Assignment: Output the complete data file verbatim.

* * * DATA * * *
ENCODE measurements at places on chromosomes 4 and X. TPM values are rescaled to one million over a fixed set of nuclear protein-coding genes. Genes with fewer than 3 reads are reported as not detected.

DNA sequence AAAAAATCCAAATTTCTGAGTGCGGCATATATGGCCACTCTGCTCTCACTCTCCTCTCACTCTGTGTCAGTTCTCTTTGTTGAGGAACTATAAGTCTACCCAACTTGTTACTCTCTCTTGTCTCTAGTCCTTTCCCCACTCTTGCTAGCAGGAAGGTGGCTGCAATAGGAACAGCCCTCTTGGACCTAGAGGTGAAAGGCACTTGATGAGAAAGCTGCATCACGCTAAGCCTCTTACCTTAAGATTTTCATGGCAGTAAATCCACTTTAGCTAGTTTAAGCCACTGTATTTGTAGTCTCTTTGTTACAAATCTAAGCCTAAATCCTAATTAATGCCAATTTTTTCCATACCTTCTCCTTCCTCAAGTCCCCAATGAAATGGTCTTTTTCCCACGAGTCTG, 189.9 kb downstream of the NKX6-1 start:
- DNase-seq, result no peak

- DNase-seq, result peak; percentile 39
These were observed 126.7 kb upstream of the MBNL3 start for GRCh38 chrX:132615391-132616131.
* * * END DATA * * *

ENCODE measurements at places on chromosomes 4 and X. TPM values are rescaled to one million over a fixed set of nuclear protein-coding genes. Genes with fewer than 3 reads are reported as not detected.

DNA sequence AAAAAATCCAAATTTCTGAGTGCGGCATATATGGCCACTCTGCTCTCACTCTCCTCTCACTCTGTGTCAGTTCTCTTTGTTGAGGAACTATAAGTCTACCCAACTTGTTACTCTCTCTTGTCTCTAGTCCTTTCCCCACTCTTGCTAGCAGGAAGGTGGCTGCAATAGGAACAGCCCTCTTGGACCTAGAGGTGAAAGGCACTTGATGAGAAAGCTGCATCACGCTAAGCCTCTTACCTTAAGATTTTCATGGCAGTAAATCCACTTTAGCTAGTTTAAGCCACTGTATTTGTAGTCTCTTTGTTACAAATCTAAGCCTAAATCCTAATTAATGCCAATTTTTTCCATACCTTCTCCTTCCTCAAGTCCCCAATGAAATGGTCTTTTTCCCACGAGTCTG, 189.9 kb downstream of the NKX6-1 start:
- DNase-seq, result no peak

- DNase-seq, result peak; percentile 39
These were observed 126.7 kb upstream of the MBNL3 start for GRCh38 chrX:132615391-132616131.